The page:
Students and teachers are at risk of unproductiveness, disengagement, and a lack of functioning skills because of mental health challenges as a result of natural disasters and climate change.
Throughout the year there is a constant awareness of the increasingly worsening climate crisis. On top of this, natural disasters and abnormal weather patterns are large contributors to people’s emotions and state of mind. These factors are commonly overlooked when it comes to mental health.
Washington is the fourth most disaster-prone state, making it hard to ignore our rapidly changing climate. From horrific fires to severe storms, environmental factors have a large impact on everyone living in the state of Washington. The impact is felt especially in Seattle, which has a high population of people experiencing homelessness who face a disproportionate impact from climate change because they might not be able to get into a building with heating or cooling or own the appropriate clothing for each season. With the Northwest School being in the center of Capitol Hill, a neighborhood with a high population of people experiencing homelessness, it’s crucial to recognize this and support those around our school community while supporting those inside our community as well.
From the anonymous student survey sent to the Publishing Haus Instagram, a Northwest student explained how the recent fires have affected their ability to be productive at school saying, “I was worried about the air quality and how safe it was to be at school. It was so hot in class and all I could think about was leaving.” This is just one example of how natural disasters can damage students’ ability to be productive in school.
On the mental health side, seasonal changes can make it hard for many people to perform to the best of their abilities. Seasonal depression and seasonal affective disorder are well-known disorders that impact people most around fall and winter. There are many more mental health challenges that arise throughout the year in connection with the climate. During dire storms such as the cyclone last October, levels of anxiety rise because storms can trigger feelings of unsafety and lack of control.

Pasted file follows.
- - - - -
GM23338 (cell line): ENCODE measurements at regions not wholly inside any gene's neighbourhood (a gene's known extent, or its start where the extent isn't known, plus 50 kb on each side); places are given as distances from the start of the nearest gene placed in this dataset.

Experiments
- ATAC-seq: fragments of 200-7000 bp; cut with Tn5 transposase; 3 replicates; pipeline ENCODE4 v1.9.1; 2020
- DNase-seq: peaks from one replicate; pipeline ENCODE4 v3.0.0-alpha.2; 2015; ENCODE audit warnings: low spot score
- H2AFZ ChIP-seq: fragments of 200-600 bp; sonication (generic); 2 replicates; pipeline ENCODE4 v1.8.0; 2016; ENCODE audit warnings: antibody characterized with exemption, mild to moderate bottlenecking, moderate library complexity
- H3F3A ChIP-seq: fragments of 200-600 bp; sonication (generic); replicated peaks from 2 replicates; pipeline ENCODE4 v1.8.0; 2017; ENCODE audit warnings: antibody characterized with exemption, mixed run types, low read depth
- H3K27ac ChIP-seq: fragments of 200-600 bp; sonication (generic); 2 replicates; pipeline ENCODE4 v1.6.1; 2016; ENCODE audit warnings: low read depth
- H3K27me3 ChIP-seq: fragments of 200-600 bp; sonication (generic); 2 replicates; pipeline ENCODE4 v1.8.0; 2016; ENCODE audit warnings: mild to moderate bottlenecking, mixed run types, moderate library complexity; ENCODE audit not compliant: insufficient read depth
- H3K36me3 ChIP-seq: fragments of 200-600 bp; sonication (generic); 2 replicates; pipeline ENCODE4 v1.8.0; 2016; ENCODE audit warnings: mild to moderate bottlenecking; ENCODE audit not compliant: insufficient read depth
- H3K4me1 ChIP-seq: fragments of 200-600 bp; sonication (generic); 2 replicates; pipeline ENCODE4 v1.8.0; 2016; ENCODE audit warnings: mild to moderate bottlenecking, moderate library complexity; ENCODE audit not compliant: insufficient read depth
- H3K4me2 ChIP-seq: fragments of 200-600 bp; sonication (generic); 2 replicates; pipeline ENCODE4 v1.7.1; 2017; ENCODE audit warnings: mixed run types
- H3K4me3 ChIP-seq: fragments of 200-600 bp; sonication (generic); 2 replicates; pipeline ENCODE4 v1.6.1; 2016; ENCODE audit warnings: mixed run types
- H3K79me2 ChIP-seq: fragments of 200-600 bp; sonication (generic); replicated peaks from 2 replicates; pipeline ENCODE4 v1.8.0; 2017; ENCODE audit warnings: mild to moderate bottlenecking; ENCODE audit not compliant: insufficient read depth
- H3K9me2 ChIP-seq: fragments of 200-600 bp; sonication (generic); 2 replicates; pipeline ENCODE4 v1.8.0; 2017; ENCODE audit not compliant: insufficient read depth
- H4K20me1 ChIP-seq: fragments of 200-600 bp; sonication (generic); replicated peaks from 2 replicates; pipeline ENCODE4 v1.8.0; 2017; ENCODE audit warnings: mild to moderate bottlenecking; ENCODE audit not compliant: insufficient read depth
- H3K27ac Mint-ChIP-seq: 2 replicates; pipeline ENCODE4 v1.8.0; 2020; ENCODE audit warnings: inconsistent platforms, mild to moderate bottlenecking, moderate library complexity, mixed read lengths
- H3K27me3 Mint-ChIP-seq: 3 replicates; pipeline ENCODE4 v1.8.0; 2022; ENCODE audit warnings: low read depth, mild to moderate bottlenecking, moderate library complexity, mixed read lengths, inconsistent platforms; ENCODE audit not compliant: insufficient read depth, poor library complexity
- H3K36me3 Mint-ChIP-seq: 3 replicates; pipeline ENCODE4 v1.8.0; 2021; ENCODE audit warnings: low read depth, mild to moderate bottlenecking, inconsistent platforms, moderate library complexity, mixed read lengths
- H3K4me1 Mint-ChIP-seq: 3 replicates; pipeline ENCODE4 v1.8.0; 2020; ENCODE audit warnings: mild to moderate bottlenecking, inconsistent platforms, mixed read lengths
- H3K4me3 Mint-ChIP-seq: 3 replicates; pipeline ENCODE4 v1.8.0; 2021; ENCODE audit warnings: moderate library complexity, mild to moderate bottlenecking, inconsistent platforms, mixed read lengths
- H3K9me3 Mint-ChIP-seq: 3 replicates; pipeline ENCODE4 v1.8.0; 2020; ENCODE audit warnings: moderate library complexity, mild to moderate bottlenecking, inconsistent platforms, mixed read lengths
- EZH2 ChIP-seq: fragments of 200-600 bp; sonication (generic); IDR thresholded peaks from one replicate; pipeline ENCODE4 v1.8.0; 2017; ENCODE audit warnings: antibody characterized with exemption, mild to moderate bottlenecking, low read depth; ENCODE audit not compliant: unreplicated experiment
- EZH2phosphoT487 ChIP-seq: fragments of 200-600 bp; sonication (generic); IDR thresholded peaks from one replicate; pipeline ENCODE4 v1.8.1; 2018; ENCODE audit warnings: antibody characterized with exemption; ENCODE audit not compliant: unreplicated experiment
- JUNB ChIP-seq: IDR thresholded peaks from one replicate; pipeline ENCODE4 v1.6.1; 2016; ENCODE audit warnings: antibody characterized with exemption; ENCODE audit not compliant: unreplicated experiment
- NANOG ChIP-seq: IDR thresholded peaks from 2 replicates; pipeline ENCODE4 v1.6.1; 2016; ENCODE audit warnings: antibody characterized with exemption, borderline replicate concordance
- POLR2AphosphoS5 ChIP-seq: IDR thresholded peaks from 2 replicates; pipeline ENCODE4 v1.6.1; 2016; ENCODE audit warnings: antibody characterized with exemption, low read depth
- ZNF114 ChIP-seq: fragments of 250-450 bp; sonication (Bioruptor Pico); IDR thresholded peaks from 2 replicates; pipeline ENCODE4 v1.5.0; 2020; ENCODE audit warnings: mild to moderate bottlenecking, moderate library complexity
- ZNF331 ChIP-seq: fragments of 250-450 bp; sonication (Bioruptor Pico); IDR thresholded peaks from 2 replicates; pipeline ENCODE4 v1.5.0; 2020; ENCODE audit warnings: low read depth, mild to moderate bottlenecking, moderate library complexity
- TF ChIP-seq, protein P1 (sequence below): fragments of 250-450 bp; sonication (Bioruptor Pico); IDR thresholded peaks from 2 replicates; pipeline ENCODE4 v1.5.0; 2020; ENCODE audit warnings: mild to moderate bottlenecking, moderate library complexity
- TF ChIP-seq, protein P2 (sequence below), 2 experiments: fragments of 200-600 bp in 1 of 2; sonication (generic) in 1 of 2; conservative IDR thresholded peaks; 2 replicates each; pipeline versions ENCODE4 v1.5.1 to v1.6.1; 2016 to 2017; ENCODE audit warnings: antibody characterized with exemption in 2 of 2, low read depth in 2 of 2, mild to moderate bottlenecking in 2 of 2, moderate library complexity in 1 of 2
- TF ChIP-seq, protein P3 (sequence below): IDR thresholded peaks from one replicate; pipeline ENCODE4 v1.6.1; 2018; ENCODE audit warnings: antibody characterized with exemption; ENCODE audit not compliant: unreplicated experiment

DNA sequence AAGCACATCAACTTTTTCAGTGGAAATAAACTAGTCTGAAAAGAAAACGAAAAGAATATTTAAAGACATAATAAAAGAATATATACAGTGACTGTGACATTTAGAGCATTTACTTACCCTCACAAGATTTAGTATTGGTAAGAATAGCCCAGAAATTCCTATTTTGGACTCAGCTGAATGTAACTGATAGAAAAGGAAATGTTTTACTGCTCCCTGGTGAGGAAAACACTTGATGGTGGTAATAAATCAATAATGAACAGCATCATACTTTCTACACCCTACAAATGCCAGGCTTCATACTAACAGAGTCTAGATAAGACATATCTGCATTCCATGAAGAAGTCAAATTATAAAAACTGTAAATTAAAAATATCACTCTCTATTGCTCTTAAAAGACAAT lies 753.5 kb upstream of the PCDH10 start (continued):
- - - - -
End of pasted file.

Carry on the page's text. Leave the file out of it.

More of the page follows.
Winter also causes food quality to go down which directly affects people’s health as noted in a 2019 New York Times article “Your Questions About Food and Climate Change, Answered.” Bodies get accustomed to higher quality food during the summer which sets people up to have fewer mood fluctuations, a happier outlook on life, and an improved ability to focus. When food quality decreases, diets tend to become unhealthy, which can create the aforementioned mental health challenges.
Climate change is another factor that can have an impact on people’s mental health. It’s an ever-looming crisis that constantly follows people around. 82% of the 148 students who filled out the anonymous survey said that they felt climate change has impacted their mental health. Temperatures regularly dropping below freezing and rising above 100 degrees can cause discomfort during the school year, which causes students and faculty to underperform. Bodies have to make glucose to maintain a healthy internal temperature, so when people are experiencing extreme temperatures they can get physically exhausted quicker. Items like the climate clock, which is a clock displayed in New York City to show how long there is until Earth reaches an irreversible point in C02 emissions, can also cause anxiety which makes it hard for students to focus.
When asked how the environment impacts their mental health, one student answered, “[Climate change affects me] very poorly. I have a lot of anxiety about it and the fact that humans are actively making our climate worse.” Another student stated, “I feel less productive as winter comes and when I remember human damage is almost irreversible I worry too much I can’t focus.” This shows how the environment, mental health, and productivity are all connected. As a school community, we should support each other as the weather changes and we continue to face natural disasters throughout the year. Making small changes to make school a more comfortable experience will improve productivity and overall happiness.
Note from the PH editors: if you’re feeling unwell or experiencing physical ailments at school, please connect with Health Coordinator and Trainer, Ya D. If you’re experiencing issues pertaining to mental health, please connect with School Counselors, Lynn H. and Erin N.
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